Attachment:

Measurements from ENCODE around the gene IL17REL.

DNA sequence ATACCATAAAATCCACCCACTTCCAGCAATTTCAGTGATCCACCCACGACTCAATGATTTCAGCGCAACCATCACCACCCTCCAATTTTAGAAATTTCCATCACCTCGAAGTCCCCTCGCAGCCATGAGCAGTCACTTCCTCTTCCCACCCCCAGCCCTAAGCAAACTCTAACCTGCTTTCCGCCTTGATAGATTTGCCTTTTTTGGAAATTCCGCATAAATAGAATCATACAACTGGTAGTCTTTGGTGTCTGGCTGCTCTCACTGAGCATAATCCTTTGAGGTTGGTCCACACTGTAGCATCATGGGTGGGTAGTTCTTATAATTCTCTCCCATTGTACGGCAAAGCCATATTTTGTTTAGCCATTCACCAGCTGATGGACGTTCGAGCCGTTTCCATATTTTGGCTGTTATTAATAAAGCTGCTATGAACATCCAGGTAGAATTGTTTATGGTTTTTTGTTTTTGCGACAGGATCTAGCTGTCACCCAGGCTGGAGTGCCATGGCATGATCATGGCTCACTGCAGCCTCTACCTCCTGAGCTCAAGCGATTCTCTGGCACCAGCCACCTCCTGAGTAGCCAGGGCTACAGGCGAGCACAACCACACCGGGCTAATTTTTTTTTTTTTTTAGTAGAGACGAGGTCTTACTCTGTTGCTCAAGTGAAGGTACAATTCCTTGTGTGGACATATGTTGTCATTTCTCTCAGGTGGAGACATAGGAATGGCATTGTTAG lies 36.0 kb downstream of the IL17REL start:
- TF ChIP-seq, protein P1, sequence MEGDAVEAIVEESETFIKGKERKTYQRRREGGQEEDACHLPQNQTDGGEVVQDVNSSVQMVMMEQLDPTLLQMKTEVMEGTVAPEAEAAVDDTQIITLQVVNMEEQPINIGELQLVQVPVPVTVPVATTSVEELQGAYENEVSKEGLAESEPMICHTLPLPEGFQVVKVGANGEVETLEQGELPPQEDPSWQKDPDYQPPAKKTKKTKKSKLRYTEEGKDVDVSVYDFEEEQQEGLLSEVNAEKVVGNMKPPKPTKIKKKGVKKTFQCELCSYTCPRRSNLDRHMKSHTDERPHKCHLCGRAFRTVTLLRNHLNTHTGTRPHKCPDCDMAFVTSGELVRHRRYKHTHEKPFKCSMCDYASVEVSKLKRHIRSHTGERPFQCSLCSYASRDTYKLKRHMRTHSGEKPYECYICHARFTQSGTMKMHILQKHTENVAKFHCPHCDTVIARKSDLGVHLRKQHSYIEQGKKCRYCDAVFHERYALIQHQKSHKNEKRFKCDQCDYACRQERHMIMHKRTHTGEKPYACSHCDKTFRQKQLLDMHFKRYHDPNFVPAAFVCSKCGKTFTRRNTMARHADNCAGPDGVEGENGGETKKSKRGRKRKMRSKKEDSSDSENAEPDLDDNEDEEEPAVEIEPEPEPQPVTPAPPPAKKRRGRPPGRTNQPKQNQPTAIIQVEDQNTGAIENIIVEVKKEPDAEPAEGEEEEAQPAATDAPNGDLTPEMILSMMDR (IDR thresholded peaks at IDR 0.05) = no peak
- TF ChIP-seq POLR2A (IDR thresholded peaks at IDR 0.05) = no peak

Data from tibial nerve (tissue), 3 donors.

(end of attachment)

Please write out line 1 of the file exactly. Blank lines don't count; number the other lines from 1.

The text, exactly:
Measurements from ENCODE around the gene IL17REL.